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GreekReporter.com Ancient Greece Hippocrates and Willow Bark? What You Know About the History of Aspirin...

Hippocrates and Willow Bark? What You Know About the History of Aspirin is Probably Wrong

By Philippa Martyr*

Illustration of the story of Hippocrates
Illustration of the story of Hippocrates refusing the presents of the Achaemenid Emperor Artaxerxes. Credit: Wikipedia/Public domain

It is believed that more than two thousand years ago, Hippocrates, the father of medicine, discovered the active ingredient in aspirin.

By Philippa Martyr

Aspirin is one of the most widely used drugs in the world. Its main ingredient comes from a natural product, salicin, found in plants such as willow and myrtle.

The history of Aspirin is also a good example of how myths build up around ancient medicines.

Its origins have been closely linked with Hippocrates, the famous ancient Greek doctor and so-called father of medicine. He’s said to have used willow for pain relief, inspiring the development of aspirin centuries later.

But his writings barely mention willow. So why do we still believe the myth?

What’s all this about willow?

Practically every history of aspirin tells you Hippocrates prescribed willow to women in labor. Some say he prescribed willow leaf tea. Others say he told them to chew willow bark.

But when we look at what Hippocrates actually wrote, there is just one reference to burning willow leaves to make smoke for “fumigating” the uterus to get rid of a miscarried pregnancy.

This is pretty much the only reference to willow — ιτεα or itea — as a drug in these writings.

Does willow actually relieve pain?

Willow bark and leaves were used in some ancient medicines. However, these were often used externally, rather than swallowed. Because ancient weights and measures are confusing — and sometimes missing altogether in recipes — it’s hard to tell whether there was enough salicin in an ancient recipe to make a difference.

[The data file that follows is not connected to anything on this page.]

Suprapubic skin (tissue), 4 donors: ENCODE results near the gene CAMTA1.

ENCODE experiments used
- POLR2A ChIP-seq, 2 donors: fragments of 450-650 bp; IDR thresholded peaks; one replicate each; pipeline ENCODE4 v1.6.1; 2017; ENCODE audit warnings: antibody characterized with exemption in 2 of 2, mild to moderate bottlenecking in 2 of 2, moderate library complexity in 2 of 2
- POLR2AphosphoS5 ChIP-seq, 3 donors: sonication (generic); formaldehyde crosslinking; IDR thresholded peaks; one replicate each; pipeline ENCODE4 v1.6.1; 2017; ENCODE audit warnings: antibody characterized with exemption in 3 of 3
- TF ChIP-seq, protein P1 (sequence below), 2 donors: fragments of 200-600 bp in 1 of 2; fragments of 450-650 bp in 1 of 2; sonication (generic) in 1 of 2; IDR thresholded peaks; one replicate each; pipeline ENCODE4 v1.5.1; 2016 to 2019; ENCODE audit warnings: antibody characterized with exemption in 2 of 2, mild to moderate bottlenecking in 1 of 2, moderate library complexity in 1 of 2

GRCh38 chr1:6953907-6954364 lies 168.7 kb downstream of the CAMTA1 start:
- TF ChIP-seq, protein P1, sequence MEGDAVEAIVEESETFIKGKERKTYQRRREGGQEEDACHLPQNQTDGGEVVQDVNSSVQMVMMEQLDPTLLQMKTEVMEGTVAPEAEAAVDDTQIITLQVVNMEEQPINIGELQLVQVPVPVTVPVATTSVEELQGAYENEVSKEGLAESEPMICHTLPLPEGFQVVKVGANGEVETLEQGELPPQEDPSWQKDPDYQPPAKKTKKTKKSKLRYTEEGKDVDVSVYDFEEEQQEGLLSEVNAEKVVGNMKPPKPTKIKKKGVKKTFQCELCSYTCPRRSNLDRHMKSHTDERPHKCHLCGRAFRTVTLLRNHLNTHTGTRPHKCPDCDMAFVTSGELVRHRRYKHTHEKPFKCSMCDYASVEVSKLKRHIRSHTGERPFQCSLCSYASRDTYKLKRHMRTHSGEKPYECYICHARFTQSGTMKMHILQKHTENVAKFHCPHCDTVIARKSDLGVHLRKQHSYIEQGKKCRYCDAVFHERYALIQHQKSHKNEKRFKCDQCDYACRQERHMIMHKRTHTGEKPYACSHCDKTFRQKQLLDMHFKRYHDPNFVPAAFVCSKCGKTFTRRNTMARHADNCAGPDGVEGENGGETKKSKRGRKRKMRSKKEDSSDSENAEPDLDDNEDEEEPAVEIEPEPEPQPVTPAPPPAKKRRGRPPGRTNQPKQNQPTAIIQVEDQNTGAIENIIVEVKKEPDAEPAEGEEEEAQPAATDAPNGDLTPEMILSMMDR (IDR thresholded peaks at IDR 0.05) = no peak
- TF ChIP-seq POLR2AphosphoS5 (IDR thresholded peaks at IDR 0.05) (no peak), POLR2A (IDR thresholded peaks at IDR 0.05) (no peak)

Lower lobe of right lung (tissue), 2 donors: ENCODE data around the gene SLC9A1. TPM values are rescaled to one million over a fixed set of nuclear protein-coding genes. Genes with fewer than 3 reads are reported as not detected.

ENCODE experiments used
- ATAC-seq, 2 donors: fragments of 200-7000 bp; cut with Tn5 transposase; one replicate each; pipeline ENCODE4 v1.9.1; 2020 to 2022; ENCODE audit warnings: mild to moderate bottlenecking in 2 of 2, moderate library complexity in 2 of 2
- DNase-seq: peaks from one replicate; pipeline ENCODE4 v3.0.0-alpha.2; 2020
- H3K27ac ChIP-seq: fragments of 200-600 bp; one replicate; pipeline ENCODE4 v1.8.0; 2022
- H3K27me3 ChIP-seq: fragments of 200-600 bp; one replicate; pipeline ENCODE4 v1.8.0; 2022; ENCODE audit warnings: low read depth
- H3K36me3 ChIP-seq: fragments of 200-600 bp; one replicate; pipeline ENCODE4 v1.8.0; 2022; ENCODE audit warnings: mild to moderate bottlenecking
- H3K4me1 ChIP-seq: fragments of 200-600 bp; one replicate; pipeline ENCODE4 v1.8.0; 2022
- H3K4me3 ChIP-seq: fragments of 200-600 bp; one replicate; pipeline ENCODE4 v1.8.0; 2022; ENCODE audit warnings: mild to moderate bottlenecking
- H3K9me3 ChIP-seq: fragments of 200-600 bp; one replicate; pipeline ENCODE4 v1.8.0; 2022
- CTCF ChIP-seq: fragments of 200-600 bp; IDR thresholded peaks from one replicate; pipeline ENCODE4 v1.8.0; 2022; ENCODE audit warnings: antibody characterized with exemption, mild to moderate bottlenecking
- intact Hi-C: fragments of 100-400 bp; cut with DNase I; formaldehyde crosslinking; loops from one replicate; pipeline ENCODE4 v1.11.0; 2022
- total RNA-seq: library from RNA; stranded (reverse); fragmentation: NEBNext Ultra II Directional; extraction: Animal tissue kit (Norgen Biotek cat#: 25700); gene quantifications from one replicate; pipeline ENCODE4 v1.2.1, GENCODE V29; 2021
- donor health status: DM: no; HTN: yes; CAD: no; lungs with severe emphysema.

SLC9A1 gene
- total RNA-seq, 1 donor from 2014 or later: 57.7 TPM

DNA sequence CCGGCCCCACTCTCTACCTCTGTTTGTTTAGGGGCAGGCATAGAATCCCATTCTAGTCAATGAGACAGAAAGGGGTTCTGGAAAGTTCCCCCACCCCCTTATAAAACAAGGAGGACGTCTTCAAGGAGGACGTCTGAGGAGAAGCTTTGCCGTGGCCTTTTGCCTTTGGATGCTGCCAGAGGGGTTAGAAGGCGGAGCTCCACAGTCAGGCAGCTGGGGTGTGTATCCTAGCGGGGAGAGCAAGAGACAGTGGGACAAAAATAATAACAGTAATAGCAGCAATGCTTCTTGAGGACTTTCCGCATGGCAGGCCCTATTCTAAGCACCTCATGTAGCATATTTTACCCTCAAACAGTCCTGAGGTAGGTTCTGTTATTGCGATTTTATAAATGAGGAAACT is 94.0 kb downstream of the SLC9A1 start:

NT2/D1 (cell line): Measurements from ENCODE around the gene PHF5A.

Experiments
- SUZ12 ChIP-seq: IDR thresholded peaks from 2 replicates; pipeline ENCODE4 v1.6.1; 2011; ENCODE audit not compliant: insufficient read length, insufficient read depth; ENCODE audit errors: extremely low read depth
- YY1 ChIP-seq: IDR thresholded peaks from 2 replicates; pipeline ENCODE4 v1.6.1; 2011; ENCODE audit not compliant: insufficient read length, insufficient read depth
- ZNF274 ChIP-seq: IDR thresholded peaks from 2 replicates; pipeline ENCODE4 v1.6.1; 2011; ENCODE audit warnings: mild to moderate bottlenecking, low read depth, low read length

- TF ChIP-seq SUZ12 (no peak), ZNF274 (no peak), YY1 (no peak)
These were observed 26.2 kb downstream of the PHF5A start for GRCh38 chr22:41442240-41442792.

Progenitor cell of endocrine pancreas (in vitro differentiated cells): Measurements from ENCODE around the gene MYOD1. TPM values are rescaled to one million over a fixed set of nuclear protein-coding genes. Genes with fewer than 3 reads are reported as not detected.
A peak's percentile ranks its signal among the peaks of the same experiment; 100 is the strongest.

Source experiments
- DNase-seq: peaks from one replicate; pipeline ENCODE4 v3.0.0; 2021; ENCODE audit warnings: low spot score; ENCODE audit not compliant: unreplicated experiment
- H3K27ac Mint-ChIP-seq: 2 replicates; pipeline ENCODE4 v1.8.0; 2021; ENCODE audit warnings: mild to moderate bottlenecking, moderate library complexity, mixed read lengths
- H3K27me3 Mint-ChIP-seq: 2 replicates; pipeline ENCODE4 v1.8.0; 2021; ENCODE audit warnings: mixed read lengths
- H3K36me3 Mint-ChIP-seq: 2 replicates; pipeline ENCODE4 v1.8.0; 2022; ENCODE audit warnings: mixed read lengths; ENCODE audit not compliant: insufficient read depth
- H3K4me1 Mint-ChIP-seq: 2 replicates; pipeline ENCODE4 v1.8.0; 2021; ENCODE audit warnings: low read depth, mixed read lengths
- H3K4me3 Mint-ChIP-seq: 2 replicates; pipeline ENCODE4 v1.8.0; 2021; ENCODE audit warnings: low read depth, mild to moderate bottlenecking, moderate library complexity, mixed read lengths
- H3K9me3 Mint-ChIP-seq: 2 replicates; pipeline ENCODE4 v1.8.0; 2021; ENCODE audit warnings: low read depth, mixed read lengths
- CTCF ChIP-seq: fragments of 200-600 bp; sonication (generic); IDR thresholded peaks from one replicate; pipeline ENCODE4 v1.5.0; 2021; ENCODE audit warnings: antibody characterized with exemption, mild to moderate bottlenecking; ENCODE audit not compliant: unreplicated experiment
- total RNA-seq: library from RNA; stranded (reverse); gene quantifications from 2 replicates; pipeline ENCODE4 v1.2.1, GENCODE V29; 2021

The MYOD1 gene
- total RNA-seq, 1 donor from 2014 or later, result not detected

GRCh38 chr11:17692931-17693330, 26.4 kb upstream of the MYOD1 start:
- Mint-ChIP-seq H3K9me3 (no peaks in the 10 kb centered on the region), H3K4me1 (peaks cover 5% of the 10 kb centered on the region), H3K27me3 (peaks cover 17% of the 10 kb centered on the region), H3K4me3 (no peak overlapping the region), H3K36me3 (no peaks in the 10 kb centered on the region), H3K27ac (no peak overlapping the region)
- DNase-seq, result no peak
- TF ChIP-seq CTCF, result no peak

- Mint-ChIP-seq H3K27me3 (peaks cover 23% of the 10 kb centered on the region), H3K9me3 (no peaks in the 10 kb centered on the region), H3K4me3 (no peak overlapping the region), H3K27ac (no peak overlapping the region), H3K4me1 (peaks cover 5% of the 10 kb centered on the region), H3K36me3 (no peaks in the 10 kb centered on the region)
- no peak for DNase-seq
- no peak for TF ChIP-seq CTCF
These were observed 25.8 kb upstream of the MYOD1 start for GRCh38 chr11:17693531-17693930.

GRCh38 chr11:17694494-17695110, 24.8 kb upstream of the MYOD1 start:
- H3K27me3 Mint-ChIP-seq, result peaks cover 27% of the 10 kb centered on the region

The bark of white willow (Salix alba), which Hippocrates may have been talking about, doesn’t contain much salicin, compared with other willows and salicin-rich plants like the myrtle tree.

A clinically effective dose of 60–120 mg of salicin would be very hard to obtain from simply chewing white willow bark or drinking willow tea.

White willow also contains toxic, bitter-tasting tannins. These would make it hard to consume enough bark or tea to reach that dose, and would cause stomach pain long before you got there.

Natural salicin is more abundant in other ancient plants, such as the myrtle tree. But even then you would still probably give yourself a terrible stomach ache after ingesting enough of the plant to relieve pain.

Dioscorides was an ancient Roman who wrote a guidebook of medicines which is still in print today. He described willow as a remedy for stomach ache, the respiratory disease tuberculosis, and as a contraceptive.

He said if you burned willow bark, soaked it in vinegar, then rubbed it on corns and calluses, it would remove them. He also recommended a hot pack containing willow leaves for gout (which we know now as a type of arthritis).

Celsus, another Roman medical writer, said warm willow packs or poultices would treat a prolapse of the womb or bowel (where the organ literally falls out of the body). Celsus advised to push it back in, and then bandage the warm dressing on the outside.